Back in and through the whole adnd 2nd edition it was almost customary that each of our playing groups had at least one of those in...

It started before Drizzt: in ad&d, drow where the only ones that could dual wield without penalty. I can remember quite a few spiked buckler and sword ones.


SuperBidi wrote:
First, as you have a Familiar with Valet, you can take Extra Reagents for one more reagent.

I've haven't found Valet [1 action] overly useful as you need to use both interact actions [to draw into your hand] from the familiar to get an action benefit: with Quick Bomber for bombs, I don't find I need to draw and use 2 non-bomb items most rounds.


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Unicore wrote:

I think you are missing the point:

PC starting attributes actually have nothing at all to do with wether halflings generally are less strong than orcs or elves tend to be less hardy than dwarves. The bioessentialism question is whether in inherently has to be more difficult for halflings to be strong and good as mauler fighters for example. This whole conversation about attribute variance and ancestral tendencies is irrelevant to how players should feel free to make their character.

I don't understand your "milking" comment if it's no about attributes then: "it is a way to milk more power out of your attribute array". It why I replied, as you brought up attributes, no me.

Unicore wrote:
I am not arguing against the new 2 free attribute variant rule, so I don’t understand the second argument at all. I am in favor of players not having to take optional flaws to “overcome” starting attribute penalties. As soon as that becomes an option than 3 boost ancestries appear to be better than other ancestries, just because of attribute stat array. I don’t think that is good for the game, which is why I don’t think we’ll see more of it going forward. Will existing ancestries get Errata’d out of it? I doubt it, but only because it is already done and would be a massive thing to change. Not because that change wouldn’t better represent what ancestries for PCs are supposed to represent about the character. Attributes should just not be the most important decision point in selecting an ancestry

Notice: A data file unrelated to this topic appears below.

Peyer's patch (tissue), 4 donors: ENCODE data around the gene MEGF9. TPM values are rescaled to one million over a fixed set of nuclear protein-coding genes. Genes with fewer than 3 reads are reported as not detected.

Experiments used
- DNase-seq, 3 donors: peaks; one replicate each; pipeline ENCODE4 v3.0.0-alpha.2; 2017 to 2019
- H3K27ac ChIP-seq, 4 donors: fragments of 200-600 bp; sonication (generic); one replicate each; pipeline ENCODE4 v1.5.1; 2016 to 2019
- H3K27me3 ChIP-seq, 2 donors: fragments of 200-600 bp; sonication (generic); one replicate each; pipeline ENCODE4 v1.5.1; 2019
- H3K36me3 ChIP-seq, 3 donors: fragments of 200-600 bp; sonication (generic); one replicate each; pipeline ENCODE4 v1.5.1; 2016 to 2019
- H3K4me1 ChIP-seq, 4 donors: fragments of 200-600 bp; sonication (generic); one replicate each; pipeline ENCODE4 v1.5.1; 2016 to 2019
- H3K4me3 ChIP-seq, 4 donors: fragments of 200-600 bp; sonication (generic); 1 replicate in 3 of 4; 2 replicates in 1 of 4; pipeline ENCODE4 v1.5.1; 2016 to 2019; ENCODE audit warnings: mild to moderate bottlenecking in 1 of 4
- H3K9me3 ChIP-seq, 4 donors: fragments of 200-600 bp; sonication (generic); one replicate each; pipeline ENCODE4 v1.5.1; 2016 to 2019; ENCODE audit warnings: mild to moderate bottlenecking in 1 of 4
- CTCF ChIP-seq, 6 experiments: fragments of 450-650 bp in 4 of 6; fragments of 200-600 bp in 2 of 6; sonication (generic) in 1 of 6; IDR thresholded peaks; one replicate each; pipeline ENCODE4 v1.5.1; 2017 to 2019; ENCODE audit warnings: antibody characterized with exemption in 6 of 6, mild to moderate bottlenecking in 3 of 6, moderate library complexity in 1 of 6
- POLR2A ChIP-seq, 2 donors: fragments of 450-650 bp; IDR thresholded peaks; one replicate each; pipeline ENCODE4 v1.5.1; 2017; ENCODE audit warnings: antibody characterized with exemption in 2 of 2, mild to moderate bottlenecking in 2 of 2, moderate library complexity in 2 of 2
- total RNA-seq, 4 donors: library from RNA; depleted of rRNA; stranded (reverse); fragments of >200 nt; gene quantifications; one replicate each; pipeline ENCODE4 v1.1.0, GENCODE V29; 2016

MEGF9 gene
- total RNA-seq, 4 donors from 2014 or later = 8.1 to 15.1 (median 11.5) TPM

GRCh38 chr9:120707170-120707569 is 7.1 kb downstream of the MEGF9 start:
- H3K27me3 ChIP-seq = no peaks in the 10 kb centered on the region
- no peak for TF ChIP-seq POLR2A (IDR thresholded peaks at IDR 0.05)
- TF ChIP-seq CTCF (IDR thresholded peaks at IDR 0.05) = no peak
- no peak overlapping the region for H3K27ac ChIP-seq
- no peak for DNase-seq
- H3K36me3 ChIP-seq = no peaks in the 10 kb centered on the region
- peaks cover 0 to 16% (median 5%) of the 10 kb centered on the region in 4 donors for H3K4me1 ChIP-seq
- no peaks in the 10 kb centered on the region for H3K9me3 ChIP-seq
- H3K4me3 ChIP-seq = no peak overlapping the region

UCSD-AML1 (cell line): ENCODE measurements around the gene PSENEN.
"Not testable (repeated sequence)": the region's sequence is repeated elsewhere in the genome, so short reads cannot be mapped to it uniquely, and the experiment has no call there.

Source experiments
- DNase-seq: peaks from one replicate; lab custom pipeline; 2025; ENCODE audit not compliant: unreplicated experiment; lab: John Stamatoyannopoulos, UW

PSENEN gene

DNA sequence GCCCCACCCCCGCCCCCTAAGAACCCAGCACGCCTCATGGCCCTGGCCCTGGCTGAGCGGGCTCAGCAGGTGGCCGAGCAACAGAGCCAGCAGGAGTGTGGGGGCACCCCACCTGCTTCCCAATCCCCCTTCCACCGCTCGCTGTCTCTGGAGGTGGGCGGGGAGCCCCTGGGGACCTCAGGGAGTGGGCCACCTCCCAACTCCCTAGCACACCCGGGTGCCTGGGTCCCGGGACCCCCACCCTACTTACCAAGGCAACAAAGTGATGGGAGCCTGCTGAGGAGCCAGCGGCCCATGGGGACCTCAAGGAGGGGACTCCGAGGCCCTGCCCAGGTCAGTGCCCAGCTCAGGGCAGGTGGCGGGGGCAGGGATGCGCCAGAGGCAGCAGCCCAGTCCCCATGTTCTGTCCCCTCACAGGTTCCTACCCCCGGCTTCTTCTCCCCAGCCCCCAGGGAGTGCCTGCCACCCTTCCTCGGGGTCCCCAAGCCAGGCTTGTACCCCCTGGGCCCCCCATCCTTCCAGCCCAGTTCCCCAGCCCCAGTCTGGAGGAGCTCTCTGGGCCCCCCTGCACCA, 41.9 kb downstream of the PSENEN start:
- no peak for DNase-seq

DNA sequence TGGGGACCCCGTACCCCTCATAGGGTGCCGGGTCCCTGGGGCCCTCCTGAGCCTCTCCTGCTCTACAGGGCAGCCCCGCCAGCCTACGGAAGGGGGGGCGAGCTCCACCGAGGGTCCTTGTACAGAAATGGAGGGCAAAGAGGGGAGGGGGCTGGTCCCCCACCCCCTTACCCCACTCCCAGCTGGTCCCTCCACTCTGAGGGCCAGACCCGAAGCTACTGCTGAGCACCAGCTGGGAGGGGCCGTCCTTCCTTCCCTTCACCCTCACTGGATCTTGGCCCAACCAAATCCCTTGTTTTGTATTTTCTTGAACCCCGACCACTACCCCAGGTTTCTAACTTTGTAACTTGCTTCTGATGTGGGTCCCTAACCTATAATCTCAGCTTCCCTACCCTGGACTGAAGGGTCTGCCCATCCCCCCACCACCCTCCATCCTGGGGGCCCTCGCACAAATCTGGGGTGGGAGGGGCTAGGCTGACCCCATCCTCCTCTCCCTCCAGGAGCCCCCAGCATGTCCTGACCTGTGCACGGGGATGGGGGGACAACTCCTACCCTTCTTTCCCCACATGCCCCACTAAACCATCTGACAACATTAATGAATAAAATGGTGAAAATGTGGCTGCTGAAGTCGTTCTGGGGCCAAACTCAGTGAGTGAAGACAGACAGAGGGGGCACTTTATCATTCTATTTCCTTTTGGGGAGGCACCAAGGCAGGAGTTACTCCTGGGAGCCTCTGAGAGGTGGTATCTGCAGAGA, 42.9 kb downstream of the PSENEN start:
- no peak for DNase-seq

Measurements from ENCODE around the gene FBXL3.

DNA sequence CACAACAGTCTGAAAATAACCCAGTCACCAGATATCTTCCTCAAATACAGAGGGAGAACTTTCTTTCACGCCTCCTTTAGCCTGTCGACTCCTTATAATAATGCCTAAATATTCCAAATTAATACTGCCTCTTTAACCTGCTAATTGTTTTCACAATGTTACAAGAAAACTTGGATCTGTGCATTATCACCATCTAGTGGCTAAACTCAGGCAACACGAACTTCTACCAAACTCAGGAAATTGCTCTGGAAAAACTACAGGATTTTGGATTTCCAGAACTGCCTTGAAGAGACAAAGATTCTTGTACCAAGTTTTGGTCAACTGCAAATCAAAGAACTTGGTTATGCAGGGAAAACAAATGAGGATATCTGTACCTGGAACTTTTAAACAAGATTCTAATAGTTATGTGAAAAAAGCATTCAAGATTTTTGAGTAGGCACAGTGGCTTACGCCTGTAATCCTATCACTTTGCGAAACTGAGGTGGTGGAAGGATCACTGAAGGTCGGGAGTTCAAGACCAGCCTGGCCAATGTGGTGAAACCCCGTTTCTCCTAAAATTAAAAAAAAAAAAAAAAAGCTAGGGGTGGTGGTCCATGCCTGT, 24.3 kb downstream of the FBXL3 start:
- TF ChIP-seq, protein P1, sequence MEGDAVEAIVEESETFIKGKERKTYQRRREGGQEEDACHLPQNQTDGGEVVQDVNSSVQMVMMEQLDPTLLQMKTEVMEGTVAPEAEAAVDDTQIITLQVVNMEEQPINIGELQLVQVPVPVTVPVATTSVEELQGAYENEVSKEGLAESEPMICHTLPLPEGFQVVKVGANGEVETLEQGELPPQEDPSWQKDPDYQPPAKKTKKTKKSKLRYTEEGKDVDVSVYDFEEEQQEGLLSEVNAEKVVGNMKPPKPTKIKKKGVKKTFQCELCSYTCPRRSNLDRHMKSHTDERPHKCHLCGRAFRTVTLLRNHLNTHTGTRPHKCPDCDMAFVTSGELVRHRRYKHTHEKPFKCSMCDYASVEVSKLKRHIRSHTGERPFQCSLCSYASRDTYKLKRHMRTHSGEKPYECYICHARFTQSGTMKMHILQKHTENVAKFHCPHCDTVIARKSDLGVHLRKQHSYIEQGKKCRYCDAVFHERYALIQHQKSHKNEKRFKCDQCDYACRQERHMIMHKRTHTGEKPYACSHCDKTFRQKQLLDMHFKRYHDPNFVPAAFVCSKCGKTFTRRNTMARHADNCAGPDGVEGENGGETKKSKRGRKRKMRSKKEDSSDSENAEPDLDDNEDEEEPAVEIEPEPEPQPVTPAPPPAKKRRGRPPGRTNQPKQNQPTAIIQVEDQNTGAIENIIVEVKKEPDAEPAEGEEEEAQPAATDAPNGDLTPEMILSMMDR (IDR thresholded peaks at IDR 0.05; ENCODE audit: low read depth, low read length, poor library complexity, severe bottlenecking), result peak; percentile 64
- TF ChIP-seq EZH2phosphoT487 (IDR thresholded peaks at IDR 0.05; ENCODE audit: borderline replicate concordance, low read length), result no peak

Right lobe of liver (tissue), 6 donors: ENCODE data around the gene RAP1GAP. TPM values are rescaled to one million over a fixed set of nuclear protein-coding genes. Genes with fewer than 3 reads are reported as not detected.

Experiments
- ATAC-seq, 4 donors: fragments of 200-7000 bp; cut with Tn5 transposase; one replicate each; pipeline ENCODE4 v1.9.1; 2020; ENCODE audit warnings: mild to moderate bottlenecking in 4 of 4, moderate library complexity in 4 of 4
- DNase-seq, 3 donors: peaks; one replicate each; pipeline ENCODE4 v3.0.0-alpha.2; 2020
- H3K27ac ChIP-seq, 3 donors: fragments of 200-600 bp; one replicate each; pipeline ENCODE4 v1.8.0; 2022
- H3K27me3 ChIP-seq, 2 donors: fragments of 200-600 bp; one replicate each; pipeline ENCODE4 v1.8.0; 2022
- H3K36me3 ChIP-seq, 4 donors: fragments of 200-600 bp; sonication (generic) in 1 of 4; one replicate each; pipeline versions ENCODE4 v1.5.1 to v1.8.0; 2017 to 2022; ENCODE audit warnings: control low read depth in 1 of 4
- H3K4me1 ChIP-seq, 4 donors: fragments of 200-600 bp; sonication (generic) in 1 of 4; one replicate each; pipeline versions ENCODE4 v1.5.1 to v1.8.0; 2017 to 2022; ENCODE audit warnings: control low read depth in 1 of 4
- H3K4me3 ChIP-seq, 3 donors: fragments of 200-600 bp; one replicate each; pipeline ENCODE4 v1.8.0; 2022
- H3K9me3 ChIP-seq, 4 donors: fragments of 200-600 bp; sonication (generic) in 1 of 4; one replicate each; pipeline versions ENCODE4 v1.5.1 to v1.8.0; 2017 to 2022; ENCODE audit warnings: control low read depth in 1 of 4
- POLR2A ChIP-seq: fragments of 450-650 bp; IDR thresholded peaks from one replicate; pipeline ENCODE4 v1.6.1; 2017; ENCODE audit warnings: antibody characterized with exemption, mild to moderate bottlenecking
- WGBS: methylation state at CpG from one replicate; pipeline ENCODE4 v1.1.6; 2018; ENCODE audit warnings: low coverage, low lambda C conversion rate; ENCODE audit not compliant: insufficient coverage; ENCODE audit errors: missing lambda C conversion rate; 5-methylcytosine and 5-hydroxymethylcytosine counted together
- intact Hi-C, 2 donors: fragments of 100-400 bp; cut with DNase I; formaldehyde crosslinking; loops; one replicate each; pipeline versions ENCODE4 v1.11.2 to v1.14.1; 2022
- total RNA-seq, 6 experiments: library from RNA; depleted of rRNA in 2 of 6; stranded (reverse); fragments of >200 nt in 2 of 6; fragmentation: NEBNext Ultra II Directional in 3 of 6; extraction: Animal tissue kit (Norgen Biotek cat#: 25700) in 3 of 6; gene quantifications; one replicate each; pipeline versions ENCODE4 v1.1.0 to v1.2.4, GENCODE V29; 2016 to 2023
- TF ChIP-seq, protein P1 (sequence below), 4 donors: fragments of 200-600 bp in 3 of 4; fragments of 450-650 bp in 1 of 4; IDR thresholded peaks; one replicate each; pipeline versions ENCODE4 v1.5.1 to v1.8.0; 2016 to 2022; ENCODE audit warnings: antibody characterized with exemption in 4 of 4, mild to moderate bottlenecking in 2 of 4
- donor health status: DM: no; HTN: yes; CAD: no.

That's not really true though: 3 boost ancestries would only be better IF both set boosts happen to fall into stats you care about and the flaw is in something you don't care about. That means a gnoll +str, +int, free, -wis isn't a boon for a sorcerer. Or take an elf: even if you want +dex and +int, no one wants -con. I think far more combos don't align than do, meaning it's not automatically more attractive.


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Play by post is the way to go: I used to play that way when I still had dial-up so you'll be fine with a hot spot. The link Dancing Wind posted is a good place to start.


25speedforseaweedleshy wrote:
the idea goblin are somehow rare and out number 50 to 1 by human is absurd

When did anyone make an argument that goblins are rare? Now rare as a PC? Sure, that was made: it was a bit a whiplash to have them go from PF1's baby eating pyromaniacs to seeing them walking down he street peacefully in most town and expecting to see one adventuring with you.


Laclale♪ wrote:
As long as that's out of illusion / transmutation?

I too don't understand: you aren't under any spell or effect anymore. You ARE what you are so True seeing sees YOU: it doesn't matter HOW you got to be you, but you are what you are. So:

A Clone-Risen shows you as you. A Mirror-Risen shows you as you and a Morph-Risen shows as you. A True Sight only matters is you turn into something other than your normal Reflection self.